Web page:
Most men in this country like opinions to be brought to them, rather than to be at the pains to go out and seek for them. They like to be waited on, they like to be consulted, for they like to be their own centre. As great men have their slaves or their body-servants for every need of the day, so, in an age like this, when every one reads and has a voice in public matters, it is indispensable that they should have persons to provide them with their ideas, the clothing of their mind, and that of the best fashion. Hence the extreme influence of periodical publications at this day, quarterly, monthly, or daily; these teach the multitude of men what to think and what to say. And thus is it that, in this age, every one is, intellectually, a sort of absolute king, though his realm is confined to himself or to his family; for at least he can think and say, though he cannot do, what he will, and that with no trouble at all, because he has plenty of intellectual servants to wait on him. Is it to be supposed that a man is to take the trouble of finding out truth himself, when he can pay for it? So his only object is to have cheap knowledge; that he may have his views of revelation, and dogma, and policy, and conduct,—in short, of right and wrong,—ready to hand, as he has his table-cloth laid for his breakfast, and the materials provided for the meal.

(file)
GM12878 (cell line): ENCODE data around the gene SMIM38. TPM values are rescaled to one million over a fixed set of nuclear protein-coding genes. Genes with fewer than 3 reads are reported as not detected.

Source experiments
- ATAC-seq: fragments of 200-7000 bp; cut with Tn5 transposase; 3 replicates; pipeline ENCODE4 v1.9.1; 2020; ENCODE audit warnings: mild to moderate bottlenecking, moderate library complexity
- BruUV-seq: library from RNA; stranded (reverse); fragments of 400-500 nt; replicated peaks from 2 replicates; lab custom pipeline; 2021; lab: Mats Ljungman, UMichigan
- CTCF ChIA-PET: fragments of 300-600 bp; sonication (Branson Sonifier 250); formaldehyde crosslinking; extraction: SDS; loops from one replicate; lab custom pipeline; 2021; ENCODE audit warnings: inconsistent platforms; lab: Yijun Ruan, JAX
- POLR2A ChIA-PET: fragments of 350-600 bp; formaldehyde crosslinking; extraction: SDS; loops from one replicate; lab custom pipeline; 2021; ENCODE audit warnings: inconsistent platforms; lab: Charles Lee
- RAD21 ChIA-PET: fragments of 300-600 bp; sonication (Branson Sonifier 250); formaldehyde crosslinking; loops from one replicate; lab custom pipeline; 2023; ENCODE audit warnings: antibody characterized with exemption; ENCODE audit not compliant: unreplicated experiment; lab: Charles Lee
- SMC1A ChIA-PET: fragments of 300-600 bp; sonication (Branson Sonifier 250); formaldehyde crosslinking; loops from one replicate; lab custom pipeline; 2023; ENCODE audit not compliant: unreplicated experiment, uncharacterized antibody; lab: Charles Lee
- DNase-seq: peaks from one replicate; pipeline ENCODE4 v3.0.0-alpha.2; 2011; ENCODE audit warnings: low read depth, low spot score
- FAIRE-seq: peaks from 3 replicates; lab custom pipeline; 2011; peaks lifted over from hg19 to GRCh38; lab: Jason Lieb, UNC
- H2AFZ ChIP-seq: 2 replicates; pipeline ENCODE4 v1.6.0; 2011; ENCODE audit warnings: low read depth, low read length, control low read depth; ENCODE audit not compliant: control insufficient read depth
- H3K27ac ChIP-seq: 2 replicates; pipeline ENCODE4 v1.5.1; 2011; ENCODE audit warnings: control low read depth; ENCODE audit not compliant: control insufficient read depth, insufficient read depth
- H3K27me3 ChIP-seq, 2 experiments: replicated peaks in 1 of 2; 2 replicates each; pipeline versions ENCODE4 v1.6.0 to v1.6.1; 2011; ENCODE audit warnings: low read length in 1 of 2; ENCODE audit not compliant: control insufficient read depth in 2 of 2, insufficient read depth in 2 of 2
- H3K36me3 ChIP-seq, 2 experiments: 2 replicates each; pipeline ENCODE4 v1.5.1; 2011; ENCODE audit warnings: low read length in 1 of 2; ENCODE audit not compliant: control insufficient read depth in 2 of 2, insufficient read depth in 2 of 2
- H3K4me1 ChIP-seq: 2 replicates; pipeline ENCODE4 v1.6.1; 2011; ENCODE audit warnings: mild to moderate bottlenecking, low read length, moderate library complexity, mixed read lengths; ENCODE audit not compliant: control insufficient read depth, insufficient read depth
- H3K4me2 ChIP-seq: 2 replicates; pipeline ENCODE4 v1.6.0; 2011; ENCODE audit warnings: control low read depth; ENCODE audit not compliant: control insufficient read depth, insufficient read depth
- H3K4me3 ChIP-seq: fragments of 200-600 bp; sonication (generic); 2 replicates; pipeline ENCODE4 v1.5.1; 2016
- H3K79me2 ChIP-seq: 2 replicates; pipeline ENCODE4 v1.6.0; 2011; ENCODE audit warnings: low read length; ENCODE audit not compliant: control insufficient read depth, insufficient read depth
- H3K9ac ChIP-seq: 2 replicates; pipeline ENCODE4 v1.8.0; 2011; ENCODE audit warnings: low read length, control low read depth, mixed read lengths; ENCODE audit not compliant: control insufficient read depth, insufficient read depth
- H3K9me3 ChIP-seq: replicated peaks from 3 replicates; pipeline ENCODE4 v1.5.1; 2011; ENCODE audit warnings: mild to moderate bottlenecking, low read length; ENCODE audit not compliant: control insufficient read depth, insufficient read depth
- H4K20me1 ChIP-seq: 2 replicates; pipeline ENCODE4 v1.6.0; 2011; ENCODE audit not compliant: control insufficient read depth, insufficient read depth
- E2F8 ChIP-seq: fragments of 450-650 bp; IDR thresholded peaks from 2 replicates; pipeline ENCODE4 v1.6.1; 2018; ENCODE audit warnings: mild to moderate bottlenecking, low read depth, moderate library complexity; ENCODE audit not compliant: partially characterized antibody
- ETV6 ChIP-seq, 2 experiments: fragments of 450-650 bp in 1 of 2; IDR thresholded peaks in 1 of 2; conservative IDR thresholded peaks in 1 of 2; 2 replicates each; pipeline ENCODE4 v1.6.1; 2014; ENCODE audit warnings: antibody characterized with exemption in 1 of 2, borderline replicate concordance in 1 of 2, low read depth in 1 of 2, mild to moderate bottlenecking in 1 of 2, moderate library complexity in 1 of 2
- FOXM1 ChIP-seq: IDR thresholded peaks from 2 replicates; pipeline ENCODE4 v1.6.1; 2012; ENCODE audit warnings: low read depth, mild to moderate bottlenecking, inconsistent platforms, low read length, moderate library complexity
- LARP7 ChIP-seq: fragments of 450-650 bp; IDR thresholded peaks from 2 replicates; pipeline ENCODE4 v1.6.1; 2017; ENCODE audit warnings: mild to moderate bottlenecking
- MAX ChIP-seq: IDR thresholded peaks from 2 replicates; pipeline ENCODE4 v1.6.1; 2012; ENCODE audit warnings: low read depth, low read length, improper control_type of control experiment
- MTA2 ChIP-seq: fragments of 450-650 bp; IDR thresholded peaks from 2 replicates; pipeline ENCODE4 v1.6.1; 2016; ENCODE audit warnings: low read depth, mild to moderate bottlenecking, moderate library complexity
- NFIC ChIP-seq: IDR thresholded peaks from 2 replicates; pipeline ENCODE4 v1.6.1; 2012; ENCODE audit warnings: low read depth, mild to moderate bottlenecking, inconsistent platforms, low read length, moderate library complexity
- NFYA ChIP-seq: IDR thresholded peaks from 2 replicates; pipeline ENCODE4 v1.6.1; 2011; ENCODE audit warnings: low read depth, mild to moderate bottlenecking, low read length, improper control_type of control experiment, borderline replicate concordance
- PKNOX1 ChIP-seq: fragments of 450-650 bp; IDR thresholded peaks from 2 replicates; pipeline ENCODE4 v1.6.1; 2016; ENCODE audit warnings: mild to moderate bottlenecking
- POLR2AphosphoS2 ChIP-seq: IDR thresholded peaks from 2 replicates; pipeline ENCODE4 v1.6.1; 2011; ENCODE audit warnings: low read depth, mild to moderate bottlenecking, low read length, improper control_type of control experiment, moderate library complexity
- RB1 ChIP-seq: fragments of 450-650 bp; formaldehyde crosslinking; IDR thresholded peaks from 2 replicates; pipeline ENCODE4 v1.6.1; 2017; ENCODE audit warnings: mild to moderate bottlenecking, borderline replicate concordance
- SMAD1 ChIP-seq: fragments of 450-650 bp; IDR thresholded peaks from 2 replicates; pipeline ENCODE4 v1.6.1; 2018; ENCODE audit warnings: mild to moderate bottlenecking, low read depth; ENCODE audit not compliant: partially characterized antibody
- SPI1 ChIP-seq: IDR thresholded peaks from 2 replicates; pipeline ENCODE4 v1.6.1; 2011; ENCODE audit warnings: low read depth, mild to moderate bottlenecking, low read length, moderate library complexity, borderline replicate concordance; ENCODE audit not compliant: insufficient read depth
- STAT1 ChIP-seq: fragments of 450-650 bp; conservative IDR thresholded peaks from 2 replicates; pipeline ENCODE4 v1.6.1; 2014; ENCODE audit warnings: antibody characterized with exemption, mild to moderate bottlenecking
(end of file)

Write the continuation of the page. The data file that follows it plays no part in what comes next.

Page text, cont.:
Bl. John Henry Newman, "Christ Upon the Waters--Part 2", Sermons Preached on Various Occasions.